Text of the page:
However, at the same time, the TSA was pushing for collective bargaining rights, something President Obama has been promising since his campaign days. His first two nominees to head the TSA were both forced to withdraw their nominations over GOP objections, related to nominees' personal conduct but also to an unwillingness to have a TSA Administrator so keen on unionizing. However, John Pistole did pass his confirmation hearings. Having largely survived the outcry over invasive searches, last week Pistole announced that he was using his prerogative as the TSA Administrator to disallow any further applications from airports to replace the TSA with private workers. Only days later, the TSA won its collective bargaining.
Pistole immediately announced his agency would not consider any applications to replace the TSA with private workers not already submitted and indicated his decision was final. While Federal authority on anything deemed to relate to national security will likely crush any serious state attempt to challenge the TSA and its Administrator, Pistole's ruling was on private airports and their security decisions, not on individual state legislatures.
While neither the TSA nor the DHS has spoken directly on whether Arizona can pass a statewide law that clashes with a TSA order, Arizona isn't waiting to find out. The state is testing the idea of enshrining nullification in law. Nullification is a pillar or states rights - the belief that a state may vote to ignore a Federal law it finds invalid or unconstitutional. This session, at least 17 bills, in play in both the Senate and the House, seek to give Arizonans wider powers in refusing to abide by Federal laws seen as overreaching or illegitimate. Leading them all is Lori Klein's SB 1433, a proposal to set up a 12 member committee to review all Federal legislation and decree that both the state and its residents "shall not recognize or be obligated to live under the statute, mandate or executive order."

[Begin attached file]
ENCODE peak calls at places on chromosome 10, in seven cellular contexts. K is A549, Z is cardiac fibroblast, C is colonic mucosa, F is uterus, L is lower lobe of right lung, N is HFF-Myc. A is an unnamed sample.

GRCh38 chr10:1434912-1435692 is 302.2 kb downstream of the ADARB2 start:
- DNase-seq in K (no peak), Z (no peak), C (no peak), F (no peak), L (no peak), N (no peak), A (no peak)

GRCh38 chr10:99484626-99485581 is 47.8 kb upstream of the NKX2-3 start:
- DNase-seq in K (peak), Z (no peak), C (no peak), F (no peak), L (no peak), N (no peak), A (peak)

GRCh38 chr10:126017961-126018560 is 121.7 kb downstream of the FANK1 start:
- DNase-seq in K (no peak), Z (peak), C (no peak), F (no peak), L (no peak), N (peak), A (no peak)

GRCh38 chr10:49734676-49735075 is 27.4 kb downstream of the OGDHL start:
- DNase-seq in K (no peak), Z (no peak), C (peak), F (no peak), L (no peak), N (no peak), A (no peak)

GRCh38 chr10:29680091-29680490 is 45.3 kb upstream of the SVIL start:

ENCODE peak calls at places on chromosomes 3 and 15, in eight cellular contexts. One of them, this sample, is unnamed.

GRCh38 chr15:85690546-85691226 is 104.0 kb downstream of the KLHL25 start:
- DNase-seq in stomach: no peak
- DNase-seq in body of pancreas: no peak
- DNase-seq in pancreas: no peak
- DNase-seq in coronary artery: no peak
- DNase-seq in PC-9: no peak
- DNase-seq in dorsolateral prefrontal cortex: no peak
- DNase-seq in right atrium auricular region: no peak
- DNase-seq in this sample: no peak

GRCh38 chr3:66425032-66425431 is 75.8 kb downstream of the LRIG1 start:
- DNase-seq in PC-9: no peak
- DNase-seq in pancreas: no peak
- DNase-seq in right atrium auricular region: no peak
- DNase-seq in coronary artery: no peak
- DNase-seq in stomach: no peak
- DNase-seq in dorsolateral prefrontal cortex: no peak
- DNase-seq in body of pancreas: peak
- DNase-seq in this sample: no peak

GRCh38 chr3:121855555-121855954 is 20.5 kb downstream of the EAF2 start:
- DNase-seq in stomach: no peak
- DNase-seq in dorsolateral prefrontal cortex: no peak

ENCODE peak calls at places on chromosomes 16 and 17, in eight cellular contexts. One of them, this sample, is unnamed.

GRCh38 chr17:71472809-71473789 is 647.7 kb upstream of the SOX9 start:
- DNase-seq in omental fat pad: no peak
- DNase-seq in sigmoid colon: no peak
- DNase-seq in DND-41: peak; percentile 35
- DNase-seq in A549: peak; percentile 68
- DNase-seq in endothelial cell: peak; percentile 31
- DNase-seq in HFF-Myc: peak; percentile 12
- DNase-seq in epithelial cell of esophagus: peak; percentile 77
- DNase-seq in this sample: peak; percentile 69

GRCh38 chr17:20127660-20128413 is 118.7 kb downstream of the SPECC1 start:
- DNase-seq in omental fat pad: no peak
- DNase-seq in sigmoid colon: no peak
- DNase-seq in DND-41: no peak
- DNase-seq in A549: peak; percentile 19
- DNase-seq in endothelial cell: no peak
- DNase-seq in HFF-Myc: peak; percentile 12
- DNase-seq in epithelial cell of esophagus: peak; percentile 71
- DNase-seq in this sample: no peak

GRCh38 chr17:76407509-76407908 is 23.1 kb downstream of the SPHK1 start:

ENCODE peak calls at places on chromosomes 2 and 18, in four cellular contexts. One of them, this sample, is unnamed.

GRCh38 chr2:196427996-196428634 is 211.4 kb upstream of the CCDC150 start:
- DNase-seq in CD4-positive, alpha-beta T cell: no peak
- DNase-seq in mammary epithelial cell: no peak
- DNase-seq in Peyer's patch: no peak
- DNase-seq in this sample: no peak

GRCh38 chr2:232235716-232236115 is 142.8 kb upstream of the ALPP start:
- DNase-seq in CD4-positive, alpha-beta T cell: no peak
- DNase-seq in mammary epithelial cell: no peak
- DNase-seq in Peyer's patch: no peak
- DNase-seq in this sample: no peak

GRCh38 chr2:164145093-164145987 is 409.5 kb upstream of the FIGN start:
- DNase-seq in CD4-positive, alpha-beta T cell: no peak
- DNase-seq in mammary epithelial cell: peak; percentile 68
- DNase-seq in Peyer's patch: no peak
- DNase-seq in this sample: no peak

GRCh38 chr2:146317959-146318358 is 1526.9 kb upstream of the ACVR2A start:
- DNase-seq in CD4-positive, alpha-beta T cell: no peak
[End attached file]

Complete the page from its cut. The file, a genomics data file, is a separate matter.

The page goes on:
Democrats contend that Klein misunderstands the concept of dual sovereignty and pointed her to the courts. Klein responded that she is well aware of the availability of the courts as a source of redress for citizens and states who disagree with Washington, but pointed to the cumbersome and expensive process of litigating Federal law as a deterrent to anyone using the system. Her bill specifically says that the only legal opinion Arizona should recognize in overriding its nullification rights is that of the U.S. Supreme Court. While Klein's bill went through second reading on the first of the month and Dial's bill may be finished, America's brief outrage at TSA practices appears to have dissipated in Arizona and elsewhere. For now, it's shoes off and business as usual in Arizona's airports.